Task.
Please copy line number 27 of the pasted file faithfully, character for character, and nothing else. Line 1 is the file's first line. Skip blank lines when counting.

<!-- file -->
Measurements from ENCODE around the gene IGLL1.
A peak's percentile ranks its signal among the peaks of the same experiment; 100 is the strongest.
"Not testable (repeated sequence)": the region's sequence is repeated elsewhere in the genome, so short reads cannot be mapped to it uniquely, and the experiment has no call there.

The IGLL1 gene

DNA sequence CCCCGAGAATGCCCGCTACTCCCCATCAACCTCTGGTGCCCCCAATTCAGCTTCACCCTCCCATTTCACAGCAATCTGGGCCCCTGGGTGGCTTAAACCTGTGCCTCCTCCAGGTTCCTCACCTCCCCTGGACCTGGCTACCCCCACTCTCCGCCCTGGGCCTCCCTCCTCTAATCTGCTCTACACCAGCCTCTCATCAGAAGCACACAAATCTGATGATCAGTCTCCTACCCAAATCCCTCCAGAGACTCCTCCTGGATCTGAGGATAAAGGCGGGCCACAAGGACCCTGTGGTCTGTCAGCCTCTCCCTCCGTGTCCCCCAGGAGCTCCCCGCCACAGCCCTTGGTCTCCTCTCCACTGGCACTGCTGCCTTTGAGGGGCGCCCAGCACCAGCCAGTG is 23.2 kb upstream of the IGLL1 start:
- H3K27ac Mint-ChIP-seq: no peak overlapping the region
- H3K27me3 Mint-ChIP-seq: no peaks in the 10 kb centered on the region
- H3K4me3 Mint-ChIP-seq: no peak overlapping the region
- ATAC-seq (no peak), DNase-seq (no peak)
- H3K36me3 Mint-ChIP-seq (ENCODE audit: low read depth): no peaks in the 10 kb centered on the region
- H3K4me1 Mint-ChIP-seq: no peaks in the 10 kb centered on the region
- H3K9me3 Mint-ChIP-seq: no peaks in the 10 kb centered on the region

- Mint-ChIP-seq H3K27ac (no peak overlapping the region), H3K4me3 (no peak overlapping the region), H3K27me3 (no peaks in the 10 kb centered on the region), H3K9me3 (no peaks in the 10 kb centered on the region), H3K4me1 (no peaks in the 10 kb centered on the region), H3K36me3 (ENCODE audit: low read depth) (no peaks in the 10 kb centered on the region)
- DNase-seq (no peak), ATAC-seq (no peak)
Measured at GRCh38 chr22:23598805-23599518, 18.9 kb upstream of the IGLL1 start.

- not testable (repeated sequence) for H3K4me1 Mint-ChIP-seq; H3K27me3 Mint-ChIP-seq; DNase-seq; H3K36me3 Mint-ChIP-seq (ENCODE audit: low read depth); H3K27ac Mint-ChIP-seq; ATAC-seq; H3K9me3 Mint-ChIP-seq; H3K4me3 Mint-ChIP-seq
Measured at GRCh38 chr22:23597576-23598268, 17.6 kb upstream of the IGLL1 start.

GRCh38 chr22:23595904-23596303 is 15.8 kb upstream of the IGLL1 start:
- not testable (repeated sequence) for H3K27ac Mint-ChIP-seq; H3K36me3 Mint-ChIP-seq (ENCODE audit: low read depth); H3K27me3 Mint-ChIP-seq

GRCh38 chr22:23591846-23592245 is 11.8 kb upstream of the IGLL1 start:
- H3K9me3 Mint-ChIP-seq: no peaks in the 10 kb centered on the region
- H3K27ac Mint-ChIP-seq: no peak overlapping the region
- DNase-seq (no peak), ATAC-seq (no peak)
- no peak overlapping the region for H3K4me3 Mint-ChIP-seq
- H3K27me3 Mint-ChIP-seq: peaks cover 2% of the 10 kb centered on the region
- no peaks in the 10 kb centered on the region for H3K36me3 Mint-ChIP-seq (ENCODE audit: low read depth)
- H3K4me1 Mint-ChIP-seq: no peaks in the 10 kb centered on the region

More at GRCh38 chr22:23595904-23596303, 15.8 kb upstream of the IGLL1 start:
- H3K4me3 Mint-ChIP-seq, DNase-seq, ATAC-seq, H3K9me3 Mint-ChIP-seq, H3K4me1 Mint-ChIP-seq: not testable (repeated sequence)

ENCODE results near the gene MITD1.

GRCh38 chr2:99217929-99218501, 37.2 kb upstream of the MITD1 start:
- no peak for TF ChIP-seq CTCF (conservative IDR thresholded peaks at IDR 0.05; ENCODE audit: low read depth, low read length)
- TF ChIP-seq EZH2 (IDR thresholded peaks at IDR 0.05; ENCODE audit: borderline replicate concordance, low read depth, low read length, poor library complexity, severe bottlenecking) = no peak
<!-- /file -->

- H3K4me1 Mint-ChIP-seq: no peaks in the 10 kb centered on the region